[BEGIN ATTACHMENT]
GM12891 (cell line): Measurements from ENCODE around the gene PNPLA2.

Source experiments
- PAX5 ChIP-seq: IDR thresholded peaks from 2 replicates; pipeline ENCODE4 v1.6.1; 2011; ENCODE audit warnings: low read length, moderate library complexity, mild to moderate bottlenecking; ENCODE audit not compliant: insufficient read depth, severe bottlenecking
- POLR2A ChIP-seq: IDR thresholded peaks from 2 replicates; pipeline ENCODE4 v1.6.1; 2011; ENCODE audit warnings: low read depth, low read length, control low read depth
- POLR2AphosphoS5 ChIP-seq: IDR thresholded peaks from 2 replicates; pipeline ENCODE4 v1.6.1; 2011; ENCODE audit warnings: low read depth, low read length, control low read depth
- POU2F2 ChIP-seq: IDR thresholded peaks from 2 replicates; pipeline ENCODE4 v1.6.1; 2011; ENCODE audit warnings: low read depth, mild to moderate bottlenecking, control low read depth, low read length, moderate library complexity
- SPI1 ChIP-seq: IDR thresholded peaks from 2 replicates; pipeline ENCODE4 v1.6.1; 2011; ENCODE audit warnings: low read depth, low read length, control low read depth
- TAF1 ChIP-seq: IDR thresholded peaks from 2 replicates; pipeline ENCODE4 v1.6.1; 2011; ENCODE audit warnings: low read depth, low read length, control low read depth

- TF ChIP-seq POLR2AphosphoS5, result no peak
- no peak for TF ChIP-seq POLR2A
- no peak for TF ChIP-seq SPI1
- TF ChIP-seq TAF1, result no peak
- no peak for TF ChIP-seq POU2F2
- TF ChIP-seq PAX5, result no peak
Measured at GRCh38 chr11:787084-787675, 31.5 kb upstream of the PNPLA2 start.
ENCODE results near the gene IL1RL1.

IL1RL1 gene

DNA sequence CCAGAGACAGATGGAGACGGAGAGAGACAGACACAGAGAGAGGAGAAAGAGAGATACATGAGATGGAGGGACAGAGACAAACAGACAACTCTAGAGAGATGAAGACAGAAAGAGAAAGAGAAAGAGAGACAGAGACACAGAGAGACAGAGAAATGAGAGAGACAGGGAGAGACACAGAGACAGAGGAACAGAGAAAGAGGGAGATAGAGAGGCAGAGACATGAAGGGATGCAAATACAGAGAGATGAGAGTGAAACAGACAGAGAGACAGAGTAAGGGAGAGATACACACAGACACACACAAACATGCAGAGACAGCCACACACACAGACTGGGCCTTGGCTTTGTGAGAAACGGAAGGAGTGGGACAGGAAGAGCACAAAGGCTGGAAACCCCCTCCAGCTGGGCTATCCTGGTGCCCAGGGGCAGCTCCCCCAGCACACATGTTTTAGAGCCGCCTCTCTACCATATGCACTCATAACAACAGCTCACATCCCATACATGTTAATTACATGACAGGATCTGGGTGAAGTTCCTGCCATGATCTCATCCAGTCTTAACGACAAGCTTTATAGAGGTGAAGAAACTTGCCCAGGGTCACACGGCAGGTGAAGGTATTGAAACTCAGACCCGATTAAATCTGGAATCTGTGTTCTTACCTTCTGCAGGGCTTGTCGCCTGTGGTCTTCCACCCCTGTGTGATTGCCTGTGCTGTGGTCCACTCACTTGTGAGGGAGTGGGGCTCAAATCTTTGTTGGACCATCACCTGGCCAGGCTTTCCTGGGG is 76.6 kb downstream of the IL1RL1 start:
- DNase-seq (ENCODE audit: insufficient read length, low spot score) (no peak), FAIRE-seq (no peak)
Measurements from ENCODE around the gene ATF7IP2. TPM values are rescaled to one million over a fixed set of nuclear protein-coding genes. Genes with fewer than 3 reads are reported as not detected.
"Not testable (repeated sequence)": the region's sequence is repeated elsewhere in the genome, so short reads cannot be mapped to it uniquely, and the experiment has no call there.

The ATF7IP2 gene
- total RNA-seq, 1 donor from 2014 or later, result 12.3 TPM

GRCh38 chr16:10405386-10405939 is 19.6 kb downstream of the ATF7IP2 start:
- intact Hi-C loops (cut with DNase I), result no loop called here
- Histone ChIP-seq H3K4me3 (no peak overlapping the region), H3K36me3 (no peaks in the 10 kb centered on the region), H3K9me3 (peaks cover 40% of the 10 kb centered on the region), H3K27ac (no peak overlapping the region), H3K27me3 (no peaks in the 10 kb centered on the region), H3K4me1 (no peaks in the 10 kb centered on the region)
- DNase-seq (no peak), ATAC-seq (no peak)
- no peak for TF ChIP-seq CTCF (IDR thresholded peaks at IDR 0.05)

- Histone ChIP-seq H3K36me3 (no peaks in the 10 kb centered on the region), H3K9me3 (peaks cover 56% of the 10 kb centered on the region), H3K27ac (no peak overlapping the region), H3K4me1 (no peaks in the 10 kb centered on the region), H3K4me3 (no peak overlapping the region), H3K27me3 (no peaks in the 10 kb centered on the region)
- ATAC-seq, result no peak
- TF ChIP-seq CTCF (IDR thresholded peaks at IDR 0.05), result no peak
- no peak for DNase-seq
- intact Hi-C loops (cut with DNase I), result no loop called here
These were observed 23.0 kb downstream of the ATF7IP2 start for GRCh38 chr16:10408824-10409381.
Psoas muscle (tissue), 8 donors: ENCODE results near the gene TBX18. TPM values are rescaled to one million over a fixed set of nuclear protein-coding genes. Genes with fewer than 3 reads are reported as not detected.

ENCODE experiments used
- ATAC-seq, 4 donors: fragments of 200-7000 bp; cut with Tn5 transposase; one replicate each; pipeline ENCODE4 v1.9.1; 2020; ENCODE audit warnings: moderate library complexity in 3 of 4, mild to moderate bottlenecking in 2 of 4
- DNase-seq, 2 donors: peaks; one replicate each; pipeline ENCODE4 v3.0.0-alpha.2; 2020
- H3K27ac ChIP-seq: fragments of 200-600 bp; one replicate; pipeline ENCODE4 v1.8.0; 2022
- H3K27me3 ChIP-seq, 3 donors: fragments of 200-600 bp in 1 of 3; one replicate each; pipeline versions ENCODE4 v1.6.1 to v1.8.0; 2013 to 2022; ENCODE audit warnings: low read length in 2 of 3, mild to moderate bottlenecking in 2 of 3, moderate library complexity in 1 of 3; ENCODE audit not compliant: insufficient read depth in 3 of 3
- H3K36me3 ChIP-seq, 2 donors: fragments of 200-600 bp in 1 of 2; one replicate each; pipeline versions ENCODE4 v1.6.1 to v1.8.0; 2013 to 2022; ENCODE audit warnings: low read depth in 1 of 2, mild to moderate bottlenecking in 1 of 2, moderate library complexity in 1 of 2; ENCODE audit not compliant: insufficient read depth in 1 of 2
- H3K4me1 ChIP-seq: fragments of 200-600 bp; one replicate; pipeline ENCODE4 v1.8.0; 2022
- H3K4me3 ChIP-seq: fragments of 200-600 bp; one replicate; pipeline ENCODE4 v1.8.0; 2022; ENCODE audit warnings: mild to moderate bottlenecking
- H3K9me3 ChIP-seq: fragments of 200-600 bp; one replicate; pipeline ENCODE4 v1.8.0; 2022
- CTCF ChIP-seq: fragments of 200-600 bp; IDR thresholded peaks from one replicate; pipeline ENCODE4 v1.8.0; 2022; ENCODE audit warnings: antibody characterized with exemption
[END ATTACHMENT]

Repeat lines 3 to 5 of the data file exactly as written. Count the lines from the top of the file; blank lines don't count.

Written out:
- PAX5 ChIP-seq: IDR thresholded peaks from 2 replicates; pipeline ENCODE4 v1.6.1; 2011; ENCODE audit warnings: low read length, moderate library complexity, mild to moderate bottlenecking; ENCODE audit not compliant: insufficient read depth, severe bottlenecking
- POLR2A ChIP-seq: IDR thresholded peaks from 2 replicates; pipeline ENCODE4 v1.6.1; 2011; ENCODE audit warnings: low read depth, low read length, control low read depth
- POLR2AphosphoS5 ChIP-seq: IDR thresholded peaks from 2 replicates; pipeline ENCODE4 v1.6.1; 2011; ENCODE audit warnings: low read depth, low read length, control low read depth